Further Journeys to the Emotional Frontier Within
By Robert Burney M.A.
"The way to stop reacting out of our inner children
is to release the stored emotional energy from our childhoods by doing
the grief work that will heal our wounds. The only effective, long
term way to clear our emotional process - to clear the inner channel to
Truth which exists in all of us - is to grieve the wounds which we suffered
as children. The most important single tool, the tool which is vital
to changing behavior patterns and attitudes in this healing transformation,
is the grief process. The process of grieving.
We are all carrying around repressed pain, terror,
shame, and rage energy from our childhoods, whether it was twenty years
ago or fifty years ago. We have this grief energy within us even
if we came from a relatively healthy family, because this society is emotionally
dishonest and dysfunctional."
Codependence: The Dance of Wounded
Last month I mentioned two of the ways that many of us learned
to distance ourselves from our feelings - 'talking in the third person'
and 'avoiding owning our feelings verbally,' - a third very prevalent technique
is story telling.
This is a very common method of avoiding our feelings. Some people
tell entertaining stories to avoid feelings. They may respond to a feeling
statement by saying something like 'I remember back in `85 when I. . .'
Their stories might be very entertaining but they have no emotional content.
Some people tell stories about other people. This is the stereotypical
Codependent of the joke about when a Codependent dies someone else's life
passes before their eyes. They will respond to an emotional moment
by telling an emotional story about some friend, acquaintance, or even
a person they read about. They may exhibit some emotion in telling
the story but it is emotion for the other person, not for self. They
keep a distance from their emotions by attributing the emotional content
to others. If this type of stereotypical Codependent is in a relationship
everything they say will be about the other person. Direct questions
about self will be answered with stories about the significant other.
This is a completely unconscious result of the reality that they have no
relationship with, or identity as, self as an individual.
Perhaps the most common story telling diversion is to get very involved
in the details of the story 'she said. . . . . then I said.
. . . then she did. . . . .' The details are ultimately insignificant
in relationship to the emotions involved but because we do not know how
to handle the emotions we get caught up in the details. Often we
are relating the details in order to show the listener how we were wronged
in the interaction. Often we focus on how others are wrong in reaction
to the situation as a way of avoiding our feelings.
Here are two very typical examples of this type of emotional distancing
I witnessed recently. A person in obvious pain spoke for twenty minutes
about a loved one who was dying. For 19 and 1/2 minutes of that twenty
the person talked of what the doctor and nurses were doing wrong, of the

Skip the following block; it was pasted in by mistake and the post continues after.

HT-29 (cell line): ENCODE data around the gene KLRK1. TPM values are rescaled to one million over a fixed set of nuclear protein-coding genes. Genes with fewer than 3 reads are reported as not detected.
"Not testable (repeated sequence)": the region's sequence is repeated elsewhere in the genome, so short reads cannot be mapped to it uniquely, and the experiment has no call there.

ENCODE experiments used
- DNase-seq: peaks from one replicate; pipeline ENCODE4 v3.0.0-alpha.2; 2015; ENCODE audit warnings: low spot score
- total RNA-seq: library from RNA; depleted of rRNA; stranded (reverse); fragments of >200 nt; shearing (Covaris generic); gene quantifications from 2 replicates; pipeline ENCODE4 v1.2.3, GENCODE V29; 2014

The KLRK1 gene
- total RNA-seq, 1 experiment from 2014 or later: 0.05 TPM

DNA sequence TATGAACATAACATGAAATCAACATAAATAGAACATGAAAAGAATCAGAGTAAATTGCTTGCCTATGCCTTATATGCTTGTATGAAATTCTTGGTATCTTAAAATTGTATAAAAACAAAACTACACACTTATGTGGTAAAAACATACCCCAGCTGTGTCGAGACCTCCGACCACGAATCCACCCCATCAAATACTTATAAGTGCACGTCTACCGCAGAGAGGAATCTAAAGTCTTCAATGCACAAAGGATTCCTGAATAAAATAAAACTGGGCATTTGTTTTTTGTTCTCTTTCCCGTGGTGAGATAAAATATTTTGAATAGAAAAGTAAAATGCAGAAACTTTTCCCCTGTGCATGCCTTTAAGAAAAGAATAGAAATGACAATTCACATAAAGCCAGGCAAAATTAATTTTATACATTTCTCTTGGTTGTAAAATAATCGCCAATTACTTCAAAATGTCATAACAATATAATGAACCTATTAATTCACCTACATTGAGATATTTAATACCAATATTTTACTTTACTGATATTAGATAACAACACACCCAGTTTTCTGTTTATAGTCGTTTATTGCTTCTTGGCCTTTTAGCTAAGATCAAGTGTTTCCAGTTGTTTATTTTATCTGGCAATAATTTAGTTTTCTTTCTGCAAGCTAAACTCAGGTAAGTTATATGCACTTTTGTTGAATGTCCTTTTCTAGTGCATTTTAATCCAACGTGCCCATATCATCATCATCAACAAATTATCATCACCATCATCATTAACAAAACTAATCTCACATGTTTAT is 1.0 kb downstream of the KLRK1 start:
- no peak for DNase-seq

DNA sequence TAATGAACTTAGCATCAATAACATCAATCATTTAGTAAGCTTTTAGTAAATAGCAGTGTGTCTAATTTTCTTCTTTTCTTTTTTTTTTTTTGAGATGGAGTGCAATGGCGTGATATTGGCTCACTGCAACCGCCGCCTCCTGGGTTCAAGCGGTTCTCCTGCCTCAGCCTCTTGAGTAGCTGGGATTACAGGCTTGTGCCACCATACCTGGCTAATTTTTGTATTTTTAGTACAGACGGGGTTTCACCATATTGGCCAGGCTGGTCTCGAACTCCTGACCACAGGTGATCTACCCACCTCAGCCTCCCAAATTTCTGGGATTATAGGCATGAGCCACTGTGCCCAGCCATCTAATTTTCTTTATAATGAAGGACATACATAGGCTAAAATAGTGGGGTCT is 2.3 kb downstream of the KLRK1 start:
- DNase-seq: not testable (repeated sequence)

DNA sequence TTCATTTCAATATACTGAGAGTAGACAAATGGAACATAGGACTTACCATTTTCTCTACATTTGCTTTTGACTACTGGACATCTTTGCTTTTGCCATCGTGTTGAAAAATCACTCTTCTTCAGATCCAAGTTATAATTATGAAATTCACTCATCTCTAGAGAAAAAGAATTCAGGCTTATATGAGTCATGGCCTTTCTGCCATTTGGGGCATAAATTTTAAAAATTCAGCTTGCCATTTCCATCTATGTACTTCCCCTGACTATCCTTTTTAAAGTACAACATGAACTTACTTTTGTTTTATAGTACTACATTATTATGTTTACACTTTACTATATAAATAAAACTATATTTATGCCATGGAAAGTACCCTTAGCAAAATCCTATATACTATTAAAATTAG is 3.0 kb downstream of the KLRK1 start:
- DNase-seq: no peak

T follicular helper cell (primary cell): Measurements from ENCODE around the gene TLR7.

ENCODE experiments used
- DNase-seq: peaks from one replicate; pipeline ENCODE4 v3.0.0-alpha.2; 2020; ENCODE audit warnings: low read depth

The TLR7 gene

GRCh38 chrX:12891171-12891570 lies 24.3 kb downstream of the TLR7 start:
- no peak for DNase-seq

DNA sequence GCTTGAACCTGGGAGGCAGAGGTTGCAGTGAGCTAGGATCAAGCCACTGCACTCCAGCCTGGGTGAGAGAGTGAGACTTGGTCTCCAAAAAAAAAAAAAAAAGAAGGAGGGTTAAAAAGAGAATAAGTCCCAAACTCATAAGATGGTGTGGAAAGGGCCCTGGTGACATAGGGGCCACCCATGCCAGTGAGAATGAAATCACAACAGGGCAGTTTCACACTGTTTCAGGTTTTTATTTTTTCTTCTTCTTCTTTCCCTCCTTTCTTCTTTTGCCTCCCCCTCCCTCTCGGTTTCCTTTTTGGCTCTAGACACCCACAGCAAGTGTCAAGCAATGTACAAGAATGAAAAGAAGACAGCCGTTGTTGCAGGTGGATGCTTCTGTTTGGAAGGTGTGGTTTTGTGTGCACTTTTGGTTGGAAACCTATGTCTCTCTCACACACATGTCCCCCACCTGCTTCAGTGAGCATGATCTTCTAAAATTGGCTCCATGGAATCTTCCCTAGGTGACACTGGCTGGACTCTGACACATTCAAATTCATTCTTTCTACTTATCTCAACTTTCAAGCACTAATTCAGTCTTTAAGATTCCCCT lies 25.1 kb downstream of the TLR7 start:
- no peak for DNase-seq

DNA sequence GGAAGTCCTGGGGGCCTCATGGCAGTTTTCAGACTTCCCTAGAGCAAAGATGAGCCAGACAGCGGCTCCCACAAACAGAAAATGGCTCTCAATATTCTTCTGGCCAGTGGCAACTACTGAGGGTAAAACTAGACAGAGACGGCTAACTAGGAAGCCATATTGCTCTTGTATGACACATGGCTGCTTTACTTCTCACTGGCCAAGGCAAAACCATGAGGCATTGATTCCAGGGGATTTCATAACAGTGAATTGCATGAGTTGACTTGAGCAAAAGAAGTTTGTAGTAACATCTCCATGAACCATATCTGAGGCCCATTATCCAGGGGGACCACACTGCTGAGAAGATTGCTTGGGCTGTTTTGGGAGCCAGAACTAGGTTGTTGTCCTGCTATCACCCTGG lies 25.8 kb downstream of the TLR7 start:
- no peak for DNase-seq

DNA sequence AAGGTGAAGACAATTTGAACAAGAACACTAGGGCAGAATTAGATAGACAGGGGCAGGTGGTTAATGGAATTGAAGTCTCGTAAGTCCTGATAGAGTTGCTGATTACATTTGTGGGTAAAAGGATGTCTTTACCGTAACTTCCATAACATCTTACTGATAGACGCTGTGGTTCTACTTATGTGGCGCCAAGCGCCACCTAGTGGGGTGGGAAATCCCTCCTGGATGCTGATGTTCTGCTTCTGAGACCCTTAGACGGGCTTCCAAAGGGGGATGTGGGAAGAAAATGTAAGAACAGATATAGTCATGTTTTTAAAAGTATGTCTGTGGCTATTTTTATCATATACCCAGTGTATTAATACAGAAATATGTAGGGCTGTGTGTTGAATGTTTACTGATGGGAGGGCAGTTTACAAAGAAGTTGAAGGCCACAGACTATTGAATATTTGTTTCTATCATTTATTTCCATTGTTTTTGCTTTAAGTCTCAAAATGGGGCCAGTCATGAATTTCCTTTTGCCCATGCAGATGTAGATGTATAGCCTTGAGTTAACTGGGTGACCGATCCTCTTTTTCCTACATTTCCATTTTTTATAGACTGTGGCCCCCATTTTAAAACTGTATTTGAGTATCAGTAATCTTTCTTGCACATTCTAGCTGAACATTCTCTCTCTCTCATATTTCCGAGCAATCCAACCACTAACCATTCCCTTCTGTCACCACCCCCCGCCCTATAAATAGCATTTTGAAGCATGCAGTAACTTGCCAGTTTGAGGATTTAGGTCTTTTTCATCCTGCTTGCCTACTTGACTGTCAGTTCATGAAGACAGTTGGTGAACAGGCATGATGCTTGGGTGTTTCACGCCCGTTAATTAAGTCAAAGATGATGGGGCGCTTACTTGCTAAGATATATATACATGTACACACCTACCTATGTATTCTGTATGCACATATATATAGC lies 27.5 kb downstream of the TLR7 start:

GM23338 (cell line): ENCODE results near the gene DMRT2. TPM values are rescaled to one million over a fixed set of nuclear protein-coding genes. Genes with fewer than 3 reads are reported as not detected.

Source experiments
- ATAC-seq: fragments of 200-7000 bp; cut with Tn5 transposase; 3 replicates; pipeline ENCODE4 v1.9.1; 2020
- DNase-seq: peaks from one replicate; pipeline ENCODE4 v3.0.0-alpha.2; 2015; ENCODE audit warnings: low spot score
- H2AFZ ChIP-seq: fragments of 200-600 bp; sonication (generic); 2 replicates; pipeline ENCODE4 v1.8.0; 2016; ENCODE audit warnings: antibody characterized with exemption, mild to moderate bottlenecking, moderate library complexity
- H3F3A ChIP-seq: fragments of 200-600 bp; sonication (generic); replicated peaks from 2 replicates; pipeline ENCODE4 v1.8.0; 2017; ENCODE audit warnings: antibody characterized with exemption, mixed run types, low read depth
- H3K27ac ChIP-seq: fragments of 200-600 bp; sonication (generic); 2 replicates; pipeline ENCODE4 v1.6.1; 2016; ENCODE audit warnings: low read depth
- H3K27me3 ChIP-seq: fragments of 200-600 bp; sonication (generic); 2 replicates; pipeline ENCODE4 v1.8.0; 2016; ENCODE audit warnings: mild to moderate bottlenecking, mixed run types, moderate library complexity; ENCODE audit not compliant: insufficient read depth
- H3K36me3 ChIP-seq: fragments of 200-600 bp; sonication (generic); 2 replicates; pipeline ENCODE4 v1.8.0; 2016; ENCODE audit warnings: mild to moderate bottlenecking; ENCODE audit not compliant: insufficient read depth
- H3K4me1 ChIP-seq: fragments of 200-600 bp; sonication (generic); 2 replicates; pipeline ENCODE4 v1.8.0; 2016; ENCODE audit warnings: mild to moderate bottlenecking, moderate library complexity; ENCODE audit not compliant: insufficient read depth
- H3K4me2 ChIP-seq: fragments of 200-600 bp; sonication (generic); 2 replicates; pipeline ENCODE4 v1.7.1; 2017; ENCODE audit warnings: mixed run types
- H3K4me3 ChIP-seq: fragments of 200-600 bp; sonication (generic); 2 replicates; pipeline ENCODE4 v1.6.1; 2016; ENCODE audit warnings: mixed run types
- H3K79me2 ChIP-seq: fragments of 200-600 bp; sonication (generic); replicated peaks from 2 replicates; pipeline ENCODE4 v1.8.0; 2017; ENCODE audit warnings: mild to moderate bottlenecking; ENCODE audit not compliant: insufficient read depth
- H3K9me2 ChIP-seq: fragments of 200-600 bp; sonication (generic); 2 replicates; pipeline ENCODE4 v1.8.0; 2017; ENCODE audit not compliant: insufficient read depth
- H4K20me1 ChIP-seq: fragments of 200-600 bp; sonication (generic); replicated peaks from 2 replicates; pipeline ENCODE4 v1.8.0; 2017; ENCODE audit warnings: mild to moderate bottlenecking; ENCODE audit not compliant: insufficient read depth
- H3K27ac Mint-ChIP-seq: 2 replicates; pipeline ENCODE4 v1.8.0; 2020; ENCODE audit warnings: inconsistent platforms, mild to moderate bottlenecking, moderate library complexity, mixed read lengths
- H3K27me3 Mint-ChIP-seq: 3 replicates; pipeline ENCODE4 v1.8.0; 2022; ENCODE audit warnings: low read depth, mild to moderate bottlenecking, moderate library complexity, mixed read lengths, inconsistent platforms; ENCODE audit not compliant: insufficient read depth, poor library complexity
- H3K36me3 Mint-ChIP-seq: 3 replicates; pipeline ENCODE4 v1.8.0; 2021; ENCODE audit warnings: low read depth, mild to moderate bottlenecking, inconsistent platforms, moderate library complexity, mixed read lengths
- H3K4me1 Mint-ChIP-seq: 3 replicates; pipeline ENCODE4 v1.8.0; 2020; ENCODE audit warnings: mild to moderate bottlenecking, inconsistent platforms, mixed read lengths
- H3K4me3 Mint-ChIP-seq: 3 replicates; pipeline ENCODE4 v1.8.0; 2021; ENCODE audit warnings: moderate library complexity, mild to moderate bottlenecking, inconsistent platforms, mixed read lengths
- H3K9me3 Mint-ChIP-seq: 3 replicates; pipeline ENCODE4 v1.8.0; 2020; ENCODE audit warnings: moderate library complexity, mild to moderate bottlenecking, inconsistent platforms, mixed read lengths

details of incidents which happened. For a few brief seconds the
person touched on their own feelings and then very quickly jumped back
to the details of what was happening. The other example is the woman
who is terrified of having a stroke and being partially paralyzed for several
years like her mother was. Recently her older sister had a stroke.
This woman, in talking about what is happening, cannot talk about her fear
or pain, instead she talks about how her sister's children are behaving
I am very sad to see people in this kind of emotional pain. I am sad
that they do not know how to be emotionally honest about what they are
feeling. This is very typical and common in this emotionally dishonest
society. We have been trained to be emotionally dishonest and need
to go through a learning process in order to retrain ourselves to allow
ourselves to own the feelings.
An integral part of that learning process is grieving the wounds from
our childhood and earlier life. By not grieving earlier losses there
may be so much suppressed energy that any current loss threatens to burst
the whole dam of emotions. This literally feels life-threatening.
When I started to do my own emotional healing it felt like if I ever
really started crying that I wouldn't be able to stop - that I would end
up crying in a padded room someplace. It felt as if I ever really
let myself feel the rage that I would just go up and down the street shooting
people. It was terrifying.
When I first became willing to start dealing with the emotions it felt
as if I had opened Pandora's Box and that it would destroy me. But
I was led by my Spiritual guidance to safe places to start learning how
to do the grieving and safe people to do it with.
Doing that grieving is overwhelming terrifying and painful. It
is also the gateway to Spiritual Awakening. It leads to empowerment,
freedom, and inner peace. Releasing that grief energy allows us to
start being able to be emotionally honest in the moment in an age-appropriate
way. It is, in my understanding, the path that the Old Souls who are doing
their healing in this Age of Healing and Joy need to travel to get clearer
about their path and accomplish their mission in this lifetime.